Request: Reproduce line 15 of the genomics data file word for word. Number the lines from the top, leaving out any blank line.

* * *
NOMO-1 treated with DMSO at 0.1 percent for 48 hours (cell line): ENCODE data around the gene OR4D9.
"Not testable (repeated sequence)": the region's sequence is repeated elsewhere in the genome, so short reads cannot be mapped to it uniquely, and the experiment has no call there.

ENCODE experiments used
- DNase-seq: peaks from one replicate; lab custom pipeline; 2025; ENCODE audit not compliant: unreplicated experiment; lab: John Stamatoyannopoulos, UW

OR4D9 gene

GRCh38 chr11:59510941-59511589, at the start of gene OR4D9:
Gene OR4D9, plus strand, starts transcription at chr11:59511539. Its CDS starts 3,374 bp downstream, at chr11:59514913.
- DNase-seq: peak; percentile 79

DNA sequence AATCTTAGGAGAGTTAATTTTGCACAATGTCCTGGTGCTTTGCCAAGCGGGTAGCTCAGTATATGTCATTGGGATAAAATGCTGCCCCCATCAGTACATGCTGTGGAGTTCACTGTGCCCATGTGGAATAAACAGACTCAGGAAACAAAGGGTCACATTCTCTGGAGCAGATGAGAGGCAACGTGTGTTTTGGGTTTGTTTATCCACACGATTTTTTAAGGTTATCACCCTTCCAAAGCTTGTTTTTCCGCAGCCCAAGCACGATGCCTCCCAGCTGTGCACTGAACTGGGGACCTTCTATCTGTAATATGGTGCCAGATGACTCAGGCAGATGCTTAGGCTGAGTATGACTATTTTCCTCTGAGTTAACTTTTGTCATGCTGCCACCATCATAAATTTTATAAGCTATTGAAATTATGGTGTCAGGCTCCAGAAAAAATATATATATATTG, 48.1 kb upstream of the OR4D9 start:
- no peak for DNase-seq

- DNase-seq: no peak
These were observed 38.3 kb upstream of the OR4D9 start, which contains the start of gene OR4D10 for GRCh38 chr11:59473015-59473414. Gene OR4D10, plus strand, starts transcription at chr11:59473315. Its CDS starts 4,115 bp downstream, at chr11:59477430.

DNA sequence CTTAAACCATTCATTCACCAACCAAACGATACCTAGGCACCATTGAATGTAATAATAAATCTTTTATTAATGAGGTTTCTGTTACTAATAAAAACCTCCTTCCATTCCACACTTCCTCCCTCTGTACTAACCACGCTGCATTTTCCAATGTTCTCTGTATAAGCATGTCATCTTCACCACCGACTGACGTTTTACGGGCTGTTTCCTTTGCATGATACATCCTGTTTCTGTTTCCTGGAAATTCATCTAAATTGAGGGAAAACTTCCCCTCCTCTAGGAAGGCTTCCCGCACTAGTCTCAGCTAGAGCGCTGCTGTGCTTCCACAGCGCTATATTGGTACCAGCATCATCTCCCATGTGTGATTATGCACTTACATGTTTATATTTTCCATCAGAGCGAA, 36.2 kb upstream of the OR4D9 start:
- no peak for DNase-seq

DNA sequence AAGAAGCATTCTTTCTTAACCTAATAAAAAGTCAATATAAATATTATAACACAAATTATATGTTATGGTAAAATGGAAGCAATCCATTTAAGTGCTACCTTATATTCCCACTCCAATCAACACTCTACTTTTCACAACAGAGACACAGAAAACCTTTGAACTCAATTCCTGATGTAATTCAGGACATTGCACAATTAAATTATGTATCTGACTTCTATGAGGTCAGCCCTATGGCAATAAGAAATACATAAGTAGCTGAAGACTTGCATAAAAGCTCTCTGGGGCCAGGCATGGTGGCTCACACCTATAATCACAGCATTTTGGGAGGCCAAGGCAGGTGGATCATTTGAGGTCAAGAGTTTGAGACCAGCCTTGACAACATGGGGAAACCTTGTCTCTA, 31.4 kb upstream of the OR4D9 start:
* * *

DNA sequence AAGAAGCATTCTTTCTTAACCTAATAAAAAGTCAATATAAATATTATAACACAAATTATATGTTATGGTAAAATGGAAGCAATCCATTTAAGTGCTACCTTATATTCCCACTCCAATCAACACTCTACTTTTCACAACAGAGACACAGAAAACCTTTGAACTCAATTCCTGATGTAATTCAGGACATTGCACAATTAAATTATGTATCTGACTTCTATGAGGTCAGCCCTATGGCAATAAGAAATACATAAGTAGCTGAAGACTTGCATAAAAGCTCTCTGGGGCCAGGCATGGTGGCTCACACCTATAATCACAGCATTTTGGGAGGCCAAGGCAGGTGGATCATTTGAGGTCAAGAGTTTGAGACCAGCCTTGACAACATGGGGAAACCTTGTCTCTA, 31.4 kb upstream of the OR4D9 start: